Andrew M. Seaman, Reuters Dec. 30, 2013, 6:03 PM
NEW YORK (Reuters Health) - For people at high risk of depression because of a family history, spirituality may offer some protection for the brain, a new study hints. Parts of the brain's outer layer, the cortex, were thicker in high-risk study participants who said religion or spirituality was "important" to them versus those who cared less about religion.
"Our beliefs and our moods are reflected in our brain and with new imaging techniques we can begin to see this,"Myrna Weissman told Reuters Health. "The brain is an extraordinary organ. It not only controls, but is controlled by our moods."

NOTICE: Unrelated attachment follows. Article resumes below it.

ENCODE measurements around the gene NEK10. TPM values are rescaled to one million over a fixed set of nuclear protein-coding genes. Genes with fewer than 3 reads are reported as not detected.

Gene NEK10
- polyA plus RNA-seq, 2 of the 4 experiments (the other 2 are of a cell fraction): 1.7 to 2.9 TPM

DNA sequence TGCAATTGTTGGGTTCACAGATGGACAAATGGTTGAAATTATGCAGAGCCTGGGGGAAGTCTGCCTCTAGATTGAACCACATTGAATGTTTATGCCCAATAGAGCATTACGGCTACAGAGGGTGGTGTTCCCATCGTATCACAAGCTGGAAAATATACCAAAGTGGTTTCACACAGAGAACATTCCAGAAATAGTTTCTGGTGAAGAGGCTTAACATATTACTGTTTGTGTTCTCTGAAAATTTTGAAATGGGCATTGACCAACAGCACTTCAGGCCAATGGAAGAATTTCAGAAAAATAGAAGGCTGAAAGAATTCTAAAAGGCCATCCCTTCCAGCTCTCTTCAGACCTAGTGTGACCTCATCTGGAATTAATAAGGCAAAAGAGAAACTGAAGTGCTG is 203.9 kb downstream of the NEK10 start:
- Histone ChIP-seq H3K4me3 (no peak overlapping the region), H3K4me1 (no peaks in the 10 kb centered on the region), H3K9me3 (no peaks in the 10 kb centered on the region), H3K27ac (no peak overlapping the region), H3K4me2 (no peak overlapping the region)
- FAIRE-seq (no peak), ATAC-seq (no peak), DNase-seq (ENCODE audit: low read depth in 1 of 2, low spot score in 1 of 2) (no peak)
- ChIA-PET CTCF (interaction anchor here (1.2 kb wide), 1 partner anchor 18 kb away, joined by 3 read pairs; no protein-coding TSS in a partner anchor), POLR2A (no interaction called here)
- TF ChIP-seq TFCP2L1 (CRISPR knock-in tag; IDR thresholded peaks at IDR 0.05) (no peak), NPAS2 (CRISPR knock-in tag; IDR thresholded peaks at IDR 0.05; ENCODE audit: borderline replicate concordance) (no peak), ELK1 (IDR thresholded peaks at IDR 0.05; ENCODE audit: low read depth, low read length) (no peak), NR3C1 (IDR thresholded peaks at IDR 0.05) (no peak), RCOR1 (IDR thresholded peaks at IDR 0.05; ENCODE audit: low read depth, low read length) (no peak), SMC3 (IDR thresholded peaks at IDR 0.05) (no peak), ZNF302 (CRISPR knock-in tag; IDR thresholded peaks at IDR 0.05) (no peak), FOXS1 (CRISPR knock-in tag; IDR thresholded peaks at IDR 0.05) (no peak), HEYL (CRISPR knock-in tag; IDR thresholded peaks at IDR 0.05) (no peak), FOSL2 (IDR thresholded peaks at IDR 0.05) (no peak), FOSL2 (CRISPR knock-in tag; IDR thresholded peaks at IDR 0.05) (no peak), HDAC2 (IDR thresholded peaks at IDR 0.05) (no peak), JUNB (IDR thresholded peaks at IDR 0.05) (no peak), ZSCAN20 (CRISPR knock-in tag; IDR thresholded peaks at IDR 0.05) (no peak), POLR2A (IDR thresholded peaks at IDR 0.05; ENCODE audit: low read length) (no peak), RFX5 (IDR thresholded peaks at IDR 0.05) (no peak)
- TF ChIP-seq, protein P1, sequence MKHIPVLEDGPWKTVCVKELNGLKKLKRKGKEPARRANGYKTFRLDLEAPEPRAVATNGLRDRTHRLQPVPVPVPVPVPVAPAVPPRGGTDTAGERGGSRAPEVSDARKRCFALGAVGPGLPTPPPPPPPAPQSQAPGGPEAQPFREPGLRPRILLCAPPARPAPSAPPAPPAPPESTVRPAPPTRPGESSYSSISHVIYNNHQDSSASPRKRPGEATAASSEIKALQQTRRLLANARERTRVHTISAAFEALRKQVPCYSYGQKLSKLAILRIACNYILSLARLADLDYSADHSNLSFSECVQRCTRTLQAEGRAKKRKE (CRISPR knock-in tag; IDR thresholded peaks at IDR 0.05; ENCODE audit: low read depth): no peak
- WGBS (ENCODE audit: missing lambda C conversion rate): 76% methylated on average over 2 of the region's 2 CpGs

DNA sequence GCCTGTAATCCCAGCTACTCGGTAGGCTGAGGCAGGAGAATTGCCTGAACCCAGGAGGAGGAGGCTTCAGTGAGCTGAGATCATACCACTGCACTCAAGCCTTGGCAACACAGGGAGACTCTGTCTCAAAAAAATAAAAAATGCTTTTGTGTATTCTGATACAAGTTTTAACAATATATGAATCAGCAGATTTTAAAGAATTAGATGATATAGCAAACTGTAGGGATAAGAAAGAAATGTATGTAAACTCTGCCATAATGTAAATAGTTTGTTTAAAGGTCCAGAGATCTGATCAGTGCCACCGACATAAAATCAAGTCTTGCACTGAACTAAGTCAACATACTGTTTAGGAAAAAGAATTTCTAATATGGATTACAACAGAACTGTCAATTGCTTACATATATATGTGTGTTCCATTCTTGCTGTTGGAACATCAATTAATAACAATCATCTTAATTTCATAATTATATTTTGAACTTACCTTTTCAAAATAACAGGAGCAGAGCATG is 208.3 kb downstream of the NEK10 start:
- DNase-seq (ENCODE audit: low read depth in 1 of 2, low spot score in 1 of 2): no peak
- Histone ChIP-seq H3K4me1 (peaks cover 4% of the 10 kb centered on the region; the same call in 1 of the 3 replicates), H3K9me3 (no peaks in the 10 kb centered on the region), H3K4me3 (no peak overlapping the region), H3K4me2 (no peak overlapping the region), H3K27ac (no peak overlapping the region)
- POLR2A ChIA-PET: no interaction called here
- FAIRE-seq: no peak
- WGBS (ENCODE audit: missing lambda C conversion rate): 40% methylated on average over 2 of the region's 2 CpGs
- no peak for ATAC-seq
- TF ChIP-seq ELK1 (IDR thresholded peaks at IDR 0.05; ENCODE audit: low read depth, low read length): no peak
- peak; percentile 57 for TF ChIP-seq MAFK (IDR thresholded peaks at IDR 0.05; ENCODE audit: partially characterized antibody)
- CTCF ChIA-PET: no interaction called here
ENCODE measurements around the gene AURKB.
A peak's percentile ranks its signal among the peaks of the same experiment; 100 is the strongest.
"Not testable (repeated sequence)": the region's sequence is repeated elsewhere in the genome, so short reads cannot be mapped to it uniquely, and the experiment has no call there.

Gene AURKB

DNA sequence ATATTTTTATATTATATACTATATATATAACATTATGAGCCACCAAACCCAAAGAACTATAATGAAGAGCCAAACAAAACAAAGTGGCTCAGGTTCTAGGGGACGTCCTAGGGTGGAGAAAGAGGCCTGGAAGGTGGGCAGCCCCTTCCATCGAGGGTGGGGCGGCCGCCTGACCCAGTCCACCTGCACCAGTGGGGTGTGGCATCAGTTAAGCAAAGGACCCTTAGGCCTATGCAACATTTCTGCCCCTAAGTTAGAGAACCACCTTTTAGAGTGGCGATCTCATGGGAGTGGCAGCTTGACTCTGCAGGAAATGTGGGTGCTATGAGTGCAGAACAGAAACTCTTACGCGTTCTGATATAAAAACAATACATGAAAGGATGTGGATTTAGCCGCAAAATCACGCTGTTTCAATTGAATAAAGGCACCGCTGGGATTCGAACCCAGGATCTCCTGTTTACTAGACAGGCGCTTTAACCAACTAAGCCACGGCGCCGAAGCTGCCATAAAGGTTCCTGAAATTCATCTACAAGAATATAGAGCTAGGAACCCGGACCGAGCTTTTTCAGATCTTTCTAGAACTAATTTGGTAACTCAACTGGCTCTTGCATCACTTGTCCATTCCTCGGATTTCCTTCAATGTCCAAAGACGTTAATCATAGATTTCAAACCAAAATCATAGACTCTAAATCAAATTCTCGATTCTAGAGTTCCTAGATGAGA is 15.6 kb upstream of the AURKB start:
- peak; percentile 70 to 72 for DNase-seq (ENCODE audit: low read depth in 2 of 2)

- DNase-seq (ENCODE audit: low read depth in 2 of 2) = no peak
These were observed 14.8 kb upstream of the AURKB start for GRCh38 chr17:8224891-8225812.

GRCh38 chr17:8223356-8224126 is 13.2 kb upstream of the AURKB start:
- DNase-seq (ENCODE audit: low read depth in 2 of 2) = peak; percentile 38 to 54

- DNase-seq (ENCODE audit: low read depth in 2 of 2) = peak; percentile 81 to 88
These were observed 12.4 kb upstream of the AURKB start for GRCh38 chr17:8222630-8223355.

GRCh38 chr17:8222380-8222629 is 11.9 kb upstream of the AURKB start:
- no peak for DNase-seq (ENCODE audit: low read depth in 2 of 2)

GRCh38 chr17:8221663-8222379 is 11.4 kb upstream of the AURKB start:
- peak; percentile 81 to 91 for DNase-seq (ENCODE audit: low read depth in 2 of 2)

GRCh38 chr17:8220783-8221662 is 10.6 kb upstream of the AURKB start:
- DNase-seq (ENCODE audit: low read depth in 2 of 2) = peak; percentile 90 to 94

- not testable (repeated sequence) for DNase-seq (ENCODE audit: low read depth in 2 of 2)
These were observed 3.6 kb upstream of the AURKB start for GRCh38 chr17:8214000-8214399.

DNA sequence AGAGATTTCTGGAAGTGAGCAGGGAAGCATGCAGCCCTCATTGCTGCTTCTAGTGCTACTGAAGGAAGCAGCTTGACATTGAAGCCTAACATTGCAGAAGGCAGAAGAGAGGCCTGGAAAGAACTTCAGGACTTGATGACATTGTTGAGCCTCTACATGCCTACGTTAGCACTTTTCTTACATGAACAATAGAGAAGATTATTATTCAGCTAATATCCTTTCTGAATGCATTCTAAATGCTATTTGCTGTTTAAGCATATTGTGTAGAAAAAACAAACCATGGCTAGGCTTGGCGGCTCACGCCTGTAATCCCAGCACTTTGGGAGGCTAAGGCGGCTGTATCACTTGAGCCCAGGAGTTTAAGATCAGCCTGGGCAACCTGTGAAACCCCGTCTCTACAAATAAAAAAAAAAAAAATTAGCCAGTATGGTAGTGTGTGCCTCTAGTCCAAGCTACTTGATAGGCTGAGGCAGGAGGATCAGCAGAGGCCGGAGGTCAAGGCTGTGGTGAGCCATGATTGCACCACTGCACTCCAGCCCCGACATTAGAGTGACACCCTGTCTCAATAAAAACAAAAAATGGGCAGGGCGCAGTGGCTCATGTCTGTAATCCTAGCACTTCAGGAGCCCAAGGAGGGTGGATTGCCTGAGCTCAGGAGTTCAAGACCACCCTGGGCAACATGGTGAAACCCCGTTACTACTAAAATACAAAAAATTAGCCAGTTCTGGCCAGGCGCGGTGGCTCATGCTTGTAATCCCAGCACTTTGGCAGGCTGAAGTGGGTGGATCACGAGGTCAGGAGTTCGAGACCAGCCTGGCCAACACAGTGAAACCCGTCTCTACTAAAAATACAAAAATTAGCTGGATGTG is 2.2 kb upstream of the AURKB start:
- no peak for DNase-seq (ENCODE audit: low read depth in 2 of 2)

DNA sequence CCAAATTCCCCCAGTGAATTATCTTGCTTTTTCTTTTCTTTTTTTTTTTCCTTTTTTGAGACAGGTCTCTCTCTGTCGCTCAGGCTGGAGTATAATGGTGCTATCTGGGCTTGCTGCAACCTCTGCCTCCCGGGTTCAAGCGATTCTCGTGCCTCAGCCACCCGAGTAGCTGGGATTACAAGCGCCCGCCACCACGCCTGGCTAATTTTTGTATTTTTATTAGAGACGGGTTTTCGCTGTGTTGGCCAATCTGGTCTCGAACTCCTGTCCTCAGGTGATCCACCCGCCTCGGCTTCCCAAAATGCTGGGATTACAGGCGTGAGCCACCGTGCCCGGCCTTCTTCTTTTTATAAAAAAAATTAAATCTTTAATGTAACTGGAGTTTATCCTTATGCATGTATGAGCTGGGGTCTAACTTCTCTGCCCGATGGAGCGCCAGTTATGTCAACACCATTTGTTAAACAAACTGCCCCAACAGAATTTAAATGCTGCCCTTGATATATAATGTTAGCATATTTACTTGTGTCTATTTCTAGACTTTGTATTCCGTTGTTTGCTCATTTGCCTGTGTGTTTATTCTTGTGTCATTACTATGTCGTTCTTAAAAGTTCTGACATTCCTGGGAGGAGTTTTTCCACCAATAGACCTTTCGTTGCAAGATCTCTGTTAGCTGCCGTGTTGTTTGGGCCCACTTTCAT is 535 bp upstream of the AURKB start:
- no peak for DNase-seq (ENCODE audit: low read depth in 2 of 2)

Weissman, who worked on the new study, is a professor of psychiatry and epidemiology at Columbia Universityand chief of the Clinical-Genetic Epidemiology department at New York State Psychiatric institute.
While the new study suggests a link between brain thickness and religiosity or spirituality, it cannot say that thicker brain regions cause people to be religious or spiritual, Weissman and her colleagues note in JAMA Psychiatry.